Is Paul Krugman Right About Bitcoin Being Useless?

In this April 3, 2013 photo, Mike Caldwell, a 35-year-old software engineer, holds a 25 Bitcoin token at his shop in Sandy, Utah. Caldwell mints physical versions of bitcoins, cranking out homemade tokens with codes protected by tamper-proof holographic seals, a retro-futuristic kind of prepaid cash. With up to 70,000 transactions each day over the past month, bitcoins have been propelled from the world of Internet oddities to the cusp of mainstream use, a remarkable breakthrough for a currency which made its online debut only four years ago. (AP Photo/Rick Bowmer)

In the world of bitcoin antagonists, economist and author Paul Krugman has taken a central role. Krugman wrote a blog post titled “Bitcoin is Evil” in late 2013 and since then has penned several other missives outlining why he believes the digital currency leader is useless and worthy of the dustbin of history.

In January of this year, when BTC plummeted in price alongside many other popular digital currencies after attaining record values just weeks prior, Krugman was eager to remind the community about his disdain for the cryptocurrency space and bitcoin in particular. But will Krugman’s argument prove to be a valid one over the long term? Or is bitcoin perhaps destined to thrive, even in spite of periodic value swings?

Bitcoin: The ‘Anti-Social Network’

One of Krugman’s arguments, as pointed out in a report by Coin Telegraph, is that bitcoin and other cryptocurrencies are essentially “anti-social.” Krugman holds that the cryptocurrency does not promote user freedom, in part because it is not state-owned, as traditional currencies are. One counterargument to this assertion is that bitcoin’s peer-to-peer protocol, the foundation of the bitcoin system and network, does, in fact, promote high levels of user freedom. Further, the fact that bitcoin is not state-owned does not necessarily need to be a negative; some supporters of the digital currency would likely argue that this point suggests that bitcoin was designed to dismantle or weaken the global financial and banking systems, when in fact that has never been the purpose of the project.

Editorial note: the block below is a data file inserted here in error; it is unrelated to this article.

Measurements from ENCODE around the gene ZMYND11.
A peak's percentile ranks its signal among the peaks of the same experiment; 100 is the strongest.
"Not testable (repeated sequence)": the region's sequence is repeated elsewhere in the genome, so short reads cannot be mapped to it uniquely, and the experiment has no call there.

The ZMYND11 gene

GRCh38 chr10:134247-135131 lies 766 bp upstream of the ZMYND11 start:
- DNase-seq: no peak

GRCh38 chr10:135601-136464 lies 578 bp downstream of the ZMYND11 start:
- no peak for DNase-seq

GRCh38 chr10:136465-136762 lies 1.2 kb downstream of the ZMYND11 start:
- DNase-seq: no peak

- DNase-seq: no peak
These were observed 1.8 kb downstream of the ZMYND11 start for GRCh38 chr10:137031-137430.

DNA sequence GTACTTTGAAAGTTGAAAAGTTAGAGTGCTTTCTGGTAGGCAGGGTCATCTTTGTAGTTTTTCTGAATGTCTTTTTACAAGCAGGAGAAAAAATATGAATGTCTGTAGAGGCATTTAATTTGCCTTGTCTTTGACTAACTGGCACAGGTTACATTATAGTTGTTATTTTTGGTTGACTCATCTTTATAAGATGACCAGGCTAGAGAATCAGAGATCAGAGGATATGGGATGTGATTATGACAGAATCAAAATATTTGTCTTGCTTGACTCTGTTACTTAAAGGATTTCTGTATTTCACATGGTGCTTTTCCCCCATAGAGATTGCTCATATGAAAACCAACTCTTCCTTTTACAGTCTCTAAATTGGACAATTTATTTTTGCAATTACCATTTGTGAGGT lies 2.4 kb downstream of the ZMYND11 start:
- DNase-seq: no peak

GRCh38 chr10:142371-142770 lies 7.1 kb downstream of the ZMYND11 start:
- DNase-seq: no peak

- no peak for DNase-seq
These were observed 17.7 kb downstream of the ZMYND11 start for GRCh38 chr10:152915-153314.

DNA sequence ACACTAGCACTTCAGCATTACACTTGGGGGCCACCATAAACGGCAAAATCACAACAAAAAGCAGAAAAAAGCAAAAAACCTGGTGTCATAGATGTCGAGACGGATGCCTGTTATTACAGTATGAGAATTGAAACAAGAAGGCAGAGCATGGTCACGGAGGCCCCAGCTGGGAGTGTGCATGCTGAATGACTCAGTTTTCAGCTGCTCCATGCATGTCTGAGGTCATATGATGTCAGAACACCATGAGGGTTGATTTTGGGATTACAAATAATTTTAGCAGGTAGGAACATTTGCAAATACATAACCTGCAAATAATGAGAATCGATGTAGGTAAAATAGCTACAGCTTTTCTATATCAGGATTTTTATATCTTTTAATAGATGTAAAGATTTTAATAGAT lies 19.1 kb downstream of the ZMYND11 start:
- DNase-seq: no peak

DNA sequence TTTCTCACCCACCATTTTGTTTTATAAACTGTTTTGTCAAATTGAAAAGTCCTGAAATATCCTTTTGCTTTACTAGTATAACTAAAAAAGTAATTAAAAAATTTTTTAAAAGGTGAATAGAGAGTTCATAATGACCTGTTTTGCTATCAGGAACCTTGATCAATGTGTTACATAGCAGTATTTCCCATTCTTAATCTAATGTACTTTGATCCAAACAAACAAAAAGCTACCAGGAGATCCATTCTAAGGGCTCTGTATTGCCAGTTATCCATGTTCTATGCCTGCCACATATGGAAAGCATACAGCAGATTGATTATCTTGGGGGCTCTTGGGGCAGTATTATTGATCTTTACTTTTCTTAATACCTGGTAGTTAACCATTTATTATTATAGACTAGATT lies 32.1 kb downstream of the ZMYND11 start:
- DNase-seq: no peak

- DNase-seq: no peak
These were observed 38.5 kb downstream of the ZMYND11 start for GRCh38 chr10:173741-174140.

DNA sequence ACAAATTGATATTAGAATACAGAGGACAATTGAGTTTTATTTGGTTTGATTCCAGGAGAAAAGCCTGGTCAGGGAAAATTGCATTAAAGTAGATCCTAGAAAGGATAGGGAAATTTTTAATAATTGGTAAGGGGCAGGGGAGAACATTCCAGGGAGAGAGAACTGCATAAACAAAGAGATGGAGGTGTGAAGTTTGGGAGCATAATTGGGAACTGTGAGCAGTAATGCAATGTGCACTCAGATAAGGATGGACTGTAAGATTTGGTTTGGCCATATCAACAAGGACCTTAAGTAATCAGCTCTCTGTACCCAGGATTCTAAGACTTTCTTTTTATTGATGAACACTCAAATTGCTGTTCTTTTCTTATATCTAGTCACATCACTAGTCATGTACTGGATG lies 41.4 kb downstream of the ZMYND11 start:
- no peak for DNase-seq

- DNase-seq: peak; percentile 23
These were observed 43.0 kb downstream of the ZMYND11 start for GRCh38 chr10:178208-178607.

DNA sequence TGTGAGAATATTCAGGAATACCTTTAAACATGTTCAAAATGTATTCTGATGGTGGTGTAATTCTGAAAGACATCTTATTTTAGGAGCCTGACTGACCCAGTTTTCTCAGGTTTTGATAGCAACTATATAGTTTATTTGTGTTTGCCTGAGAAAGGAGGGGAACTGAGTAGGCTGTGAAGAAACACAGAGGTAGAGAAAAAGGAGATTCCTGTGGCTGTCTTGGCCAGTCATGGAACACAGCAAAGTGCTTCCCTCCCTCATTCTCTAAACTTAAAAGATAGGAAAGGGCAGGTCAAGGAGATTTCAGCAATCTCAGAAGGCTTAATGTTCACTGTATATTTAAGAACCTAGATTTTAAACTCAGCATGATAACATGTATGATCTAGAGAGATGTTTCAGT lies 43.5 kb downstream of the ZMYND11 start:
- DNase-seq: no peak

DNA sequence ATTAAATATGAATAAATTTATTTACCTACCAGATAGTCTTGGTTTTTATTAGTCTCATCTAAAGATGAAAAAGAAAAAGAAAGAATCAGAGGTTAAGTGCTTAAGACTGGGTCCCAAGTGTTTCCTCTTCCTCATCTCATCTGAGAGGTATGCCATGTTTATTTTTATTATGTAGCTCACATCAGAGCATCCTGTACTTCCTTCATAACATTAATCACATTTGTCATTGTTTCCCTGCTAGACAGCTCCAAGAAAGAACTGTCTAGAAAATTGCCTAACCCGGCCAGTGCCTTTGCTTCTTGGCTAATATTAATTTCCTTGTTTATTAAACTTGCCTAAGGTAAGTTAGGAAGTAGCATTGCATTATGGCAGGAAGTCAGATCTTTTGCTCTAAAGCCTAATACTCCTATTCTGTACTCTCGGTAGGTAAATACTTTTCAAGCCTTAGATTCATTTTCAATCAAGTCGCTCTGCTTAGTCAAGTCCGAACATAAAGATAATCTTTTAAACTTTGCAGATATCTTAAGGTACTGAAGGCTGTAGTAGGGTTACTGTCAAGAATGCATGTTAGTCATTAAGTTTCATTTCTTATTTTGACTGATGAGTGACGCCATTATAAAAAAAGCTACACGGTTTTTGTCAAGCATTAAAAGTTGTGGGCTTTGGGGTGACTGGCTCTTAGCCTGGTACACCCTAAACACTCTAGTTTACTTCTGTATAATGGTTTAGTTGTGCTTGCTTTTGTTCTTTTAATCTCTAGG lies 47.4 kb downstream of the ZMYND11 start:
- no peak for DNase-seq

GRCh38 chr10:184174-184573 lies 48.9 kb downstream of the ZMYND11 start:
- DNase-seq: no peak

Question About Third Parties

In his January invective, posted in a series of tweets, Krugman claims that “cryptocurrency lets you make eletronic transactions; but so do bank accounts, debit cards, Paypal, Venmo[,] etc. All these other methods involve trusting a third party; but unless you’re buying drugs, assassinations, etc. that’s not a big deal.” Arguments against this line of thinking typically ask that morals not be brought into the equation and, more importantly, that many people around the world do not have access to these other forms of online payment, as they are both centralized and regulated. In this way, bitcoin may be a more sustainable and more accessible model.

While it is impossible to know how bitcoin and the cryptocurrency space it has helped to lead will develop in the future, it’s likely that cryptocurrency skeptics like Krugman will continue to face their share of opposition from those who support these projects.

Investing in cryptocurrencies and Initial Coin Offerings (“ICOs”) is highly risky and speculative, and this article is not a recommendation by Investopedia or the writer to invest in cryptocurrencies or ICOs. Since each individual’s situation is unique, a qualified professional should always be consulted before making any financial decisions. Investopedia makes no representations or warranties as to the accuracy or timeliness of the information contained herein. As of the date this article was written, the author owns bitcoin and ripple.

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